http://libcom.org/tags/josé-peirats

Libcom has it's recommended list too:

http://libcom.org/library/libcomorg-reading-guide

Agent of the Proletariat's picture
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Sep 2 2017 14:42
Pennoid wrote:
Which looks at the anarchist scene in NYC 1880-1914. Is this the type of work you mean?

Yes, definitely.

I'm looking for works that allows anarchist individuals and groups, even the less popular or "unknowns", to speak for themselves, if you know what I mean. That highlights the differences or evolving nature of the politics of those covered. I feel like a lot of histories, even if they are written by those who share our "class struggle anarchist" position, can suffer from a tendency to look back and only find what supports their own perspective, and hence providing a flat picture of the movement.

If you read Albert Meltzer's or Barry Pateman's views on the writings of anarchist history, here and here, they express similar sentiments.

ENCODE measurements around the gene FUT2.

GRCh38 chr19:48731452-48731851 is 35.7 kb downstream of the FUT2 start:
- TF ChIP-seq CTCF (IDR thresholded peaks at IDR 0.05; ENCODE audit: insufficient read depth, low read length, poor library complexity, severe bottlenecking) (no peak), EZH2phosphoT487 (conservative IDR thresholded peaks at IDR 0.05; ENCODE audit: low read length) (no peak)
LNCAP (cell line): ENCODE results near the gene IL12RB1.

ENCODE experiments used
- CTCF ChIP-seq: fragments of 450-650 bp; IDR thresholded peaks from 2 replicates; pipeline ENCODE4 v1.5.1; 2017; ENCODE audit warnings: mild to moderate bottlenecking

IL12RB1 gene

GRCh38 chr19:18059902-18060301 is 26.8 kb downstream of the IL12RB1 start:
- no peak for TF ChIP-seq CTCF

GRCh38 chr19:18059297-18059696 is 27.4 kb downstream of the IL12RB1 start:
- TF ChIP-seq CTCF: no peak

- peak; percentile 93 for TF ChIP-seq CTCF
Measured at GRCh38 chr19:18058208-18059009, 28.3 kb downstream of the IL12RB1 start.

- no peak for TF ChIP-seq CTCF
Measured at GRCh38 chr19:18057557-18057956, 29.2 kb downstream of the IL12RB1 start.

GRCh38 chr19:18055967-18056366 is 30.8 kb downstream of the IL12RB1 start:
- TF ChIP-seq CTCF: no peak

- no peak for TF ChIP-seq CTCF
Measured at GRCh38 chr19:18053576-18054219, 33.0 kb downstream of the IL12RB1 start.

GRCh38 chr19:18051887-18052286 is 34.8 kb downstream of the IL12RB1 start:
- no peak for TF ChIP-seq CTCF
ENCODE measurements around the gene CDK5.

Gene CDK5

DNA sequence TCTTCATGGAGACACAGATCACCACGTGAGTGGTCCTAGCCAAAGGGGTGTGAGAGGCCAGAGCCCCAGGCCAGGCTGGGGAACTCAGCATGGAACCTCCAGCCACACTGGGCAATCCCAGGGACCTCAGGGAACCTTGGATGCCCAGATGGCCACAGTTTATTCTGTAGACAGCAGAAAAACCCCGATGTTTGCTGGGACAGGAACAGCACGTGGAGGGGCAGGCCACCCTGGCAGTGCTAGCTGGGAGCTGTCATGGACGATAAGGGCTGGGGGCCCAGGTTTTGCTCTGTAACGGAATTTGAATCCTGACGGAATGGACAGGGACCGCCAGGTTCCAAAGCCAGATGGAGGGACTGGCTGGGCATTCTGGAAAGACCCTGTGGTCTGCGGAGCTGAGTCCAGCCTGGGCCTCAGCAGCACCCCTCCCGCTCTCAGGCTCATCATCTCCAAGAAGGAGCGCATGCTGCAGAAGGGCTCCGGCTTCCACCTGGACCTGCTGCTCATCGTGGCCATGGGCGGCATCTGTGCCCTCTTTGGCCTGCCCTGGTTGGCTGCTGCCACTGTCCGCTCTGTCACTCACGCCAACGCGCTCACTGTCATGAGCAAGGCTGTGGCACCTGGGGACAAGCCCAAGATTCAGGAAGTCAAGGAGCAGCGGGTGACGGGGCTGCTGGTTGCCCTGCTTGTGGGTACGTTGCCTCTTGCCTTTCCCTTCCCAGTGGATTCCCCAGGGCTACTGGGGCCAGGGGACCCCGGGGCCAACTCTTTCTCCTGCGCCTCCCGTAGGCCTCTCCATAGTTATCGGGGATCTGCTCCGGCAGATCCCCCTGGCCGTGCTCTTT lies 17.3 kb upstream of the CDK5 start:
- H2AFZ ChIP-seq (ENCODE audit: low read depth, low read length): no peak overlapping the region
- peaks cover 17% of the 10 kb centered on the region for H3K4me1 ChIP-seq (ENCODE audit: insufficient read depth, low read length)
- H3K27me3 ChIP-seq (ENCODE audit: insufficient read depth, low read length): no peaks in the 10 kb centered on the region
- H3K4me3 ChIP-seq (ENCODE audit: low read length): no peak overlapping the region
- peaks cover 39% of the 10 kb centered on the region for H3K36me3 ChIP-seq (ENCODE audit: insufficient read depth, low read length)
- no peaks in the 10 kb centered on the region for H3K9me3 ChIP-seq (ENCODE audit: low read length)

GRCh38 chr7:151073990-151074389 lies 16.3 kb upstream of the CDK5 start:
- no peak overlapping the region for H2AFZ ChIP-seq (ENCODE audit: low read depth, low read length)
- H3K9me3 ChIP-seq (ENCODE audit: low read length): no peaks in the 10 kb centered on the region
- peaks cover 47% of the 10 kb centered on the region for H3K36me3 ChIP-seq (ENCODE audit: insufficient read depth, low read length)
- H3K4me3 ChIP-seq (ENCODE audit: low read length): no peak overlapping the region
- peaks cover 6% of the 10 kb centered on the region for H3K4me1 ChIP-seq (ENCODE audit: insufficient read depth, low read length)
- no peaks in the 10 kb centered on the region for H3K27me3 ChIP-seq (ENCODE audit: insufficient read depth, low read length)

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Sep 14 2017 05:37

Concerning Ukraine and the Makhnovist movement, I would recommend:

Primary Sources

Peter Arshinov, History of the Makhnovist Movement (Freedom Press, 2005)
Voline, The Unknown Revolution (Black Rose Books, 1975)
Nestor Makhno, The Russian Revolution in Ukraine[/i (Black Cat Press, 2007)
Nestor Makhno, [i]Under the Blows of the Counterrevolution
(Black Cat Press, 2009)
Nestor Makhno, The Ukrainian Revoluiton (Black Cat Press, 2011)

Secondary Sources

Alexandre Skirda, Nestor Makhno: Anarchy's Cossack (AK Press, 2004)
Michael Palij, The Anarchism of Nestor Makhno (University of Washington Press, 1976)
Michael Malet, Nestor Makhno in the Russian Civil War (MacMillan Press, 1985)
Victor Peters, Nestor Makhno: The Life of an Anarchist (Echo Books, 1971)
Vyacheslav Azarov, Kontrrazvedka: The Story of the Makhnovist Intelligence Service (Black Cat Press, 2008)